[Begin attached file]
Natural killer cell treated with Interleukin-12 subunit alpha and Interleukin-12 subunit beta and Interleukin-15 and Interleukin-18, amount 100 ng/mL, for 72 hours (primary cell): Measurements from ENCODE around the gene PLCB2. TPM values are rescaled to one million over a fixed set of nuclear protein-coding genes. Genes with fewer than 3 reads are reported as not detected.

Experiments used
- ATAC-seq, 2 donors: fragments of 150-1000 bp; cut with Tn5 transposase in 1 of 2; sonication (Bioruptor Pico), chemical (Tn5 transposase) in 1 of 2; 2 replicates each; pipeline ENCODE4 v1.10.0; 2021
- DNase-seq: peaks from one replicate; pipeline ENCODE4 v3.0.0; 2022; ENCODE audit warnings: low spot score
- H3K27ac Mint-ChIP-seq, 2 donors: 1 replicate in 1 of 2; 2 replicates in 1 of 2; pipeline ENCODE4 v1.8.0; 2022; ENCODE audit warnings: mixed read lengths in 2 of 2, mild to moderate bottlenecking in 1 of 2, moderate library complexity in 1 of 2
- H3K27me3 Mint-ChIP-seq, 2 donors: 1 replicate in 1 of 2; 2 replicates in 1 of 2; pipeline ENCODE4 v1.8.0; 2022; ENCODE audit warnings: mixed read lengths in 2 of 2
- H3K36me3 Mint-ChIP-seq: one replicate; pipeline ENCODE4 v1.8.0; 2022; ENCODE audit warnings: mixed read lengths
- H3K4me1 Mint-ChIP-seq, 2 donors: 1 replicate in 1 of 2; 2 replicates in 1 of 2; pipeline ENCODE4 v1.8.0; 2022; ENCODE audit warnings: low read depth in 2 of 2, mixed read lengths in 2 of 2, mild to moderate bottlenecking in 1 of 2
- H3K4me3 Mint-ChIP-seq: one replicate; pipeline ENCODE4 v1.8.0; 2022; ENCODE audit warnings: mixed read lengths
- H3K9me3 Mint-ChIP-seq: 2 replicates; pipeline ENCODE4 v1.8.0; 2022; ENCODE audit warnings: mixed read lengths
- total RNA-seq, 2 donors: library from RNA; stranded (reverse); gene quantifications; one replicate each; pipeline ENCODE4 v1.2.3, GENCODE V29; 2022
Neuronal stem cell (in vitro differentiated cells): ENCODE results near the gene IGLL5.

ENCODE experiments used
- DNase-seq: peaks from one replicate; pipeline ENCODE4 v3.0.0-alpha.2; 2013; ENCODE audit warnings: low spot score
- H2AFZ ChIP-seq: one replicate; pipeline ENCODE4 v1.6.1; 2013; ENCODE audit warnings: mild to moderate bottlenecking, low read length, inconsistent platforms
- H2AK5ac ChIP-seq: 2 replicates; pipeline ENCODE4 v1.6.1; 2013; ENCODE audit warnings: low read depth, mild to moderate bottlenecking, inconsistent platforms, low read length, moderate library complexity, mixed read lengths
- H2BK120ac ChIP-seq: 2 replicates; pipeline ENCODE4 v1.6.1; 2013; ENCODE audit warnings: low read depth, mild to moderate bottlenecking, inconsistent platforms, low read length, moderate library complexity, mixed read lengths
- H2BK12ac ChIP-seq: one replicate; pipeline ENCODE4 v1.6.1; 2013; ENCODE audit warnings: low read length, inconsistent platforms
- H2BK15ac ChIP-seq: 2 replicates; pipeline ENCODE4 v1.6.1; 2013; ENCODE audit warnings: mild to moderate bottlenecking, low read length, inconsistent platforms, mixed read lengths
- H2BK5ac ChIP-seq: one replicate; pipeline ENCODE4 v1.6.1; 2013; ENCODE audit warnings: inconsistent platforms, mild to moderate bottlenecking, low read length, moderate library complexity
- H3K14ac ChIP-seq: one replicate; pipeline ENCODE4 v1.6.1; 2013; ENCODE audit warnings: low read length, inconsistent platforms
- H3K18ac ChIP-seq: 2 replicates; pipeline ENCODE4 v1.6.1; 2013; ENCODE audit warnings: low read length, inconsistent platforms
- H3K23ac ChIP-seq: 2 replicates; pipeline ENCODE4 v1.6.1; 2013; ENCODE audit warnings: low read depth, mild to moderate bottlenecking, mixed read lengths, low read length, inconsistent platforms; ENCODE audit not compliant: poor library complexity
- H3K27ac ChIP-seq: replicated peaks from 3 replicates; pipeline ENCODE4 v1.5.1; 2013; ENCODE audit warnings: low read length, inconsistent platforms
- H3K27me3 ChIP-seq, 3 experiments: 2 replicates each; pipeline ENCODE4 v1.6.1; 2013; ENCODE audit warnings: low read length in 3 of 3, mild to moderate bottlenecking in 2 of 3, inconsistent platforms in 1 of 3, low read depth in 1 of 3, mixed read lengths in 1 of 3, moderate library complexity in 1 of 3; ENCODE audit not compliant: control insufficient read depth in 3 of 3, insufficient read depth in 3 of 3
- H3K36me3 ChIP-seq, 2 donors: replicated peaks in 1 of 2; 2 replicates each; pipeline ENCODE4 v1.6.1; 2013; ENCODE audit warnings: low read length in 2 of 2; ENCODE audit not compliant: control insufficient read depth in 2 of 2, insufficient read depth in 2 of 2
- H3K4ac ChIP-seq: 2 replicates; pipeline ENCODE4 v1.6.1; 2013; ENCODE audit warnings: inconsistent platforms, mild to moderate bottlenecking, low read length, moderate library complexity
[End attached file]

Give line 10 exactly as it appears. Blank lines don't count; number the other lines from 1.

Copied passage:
- H3K9me3 Mint-ChIP-seq: 2 replicates; pipeline ENCODE4 v1.8.0; 2022; ENCODE audit warnings: mixed read lengths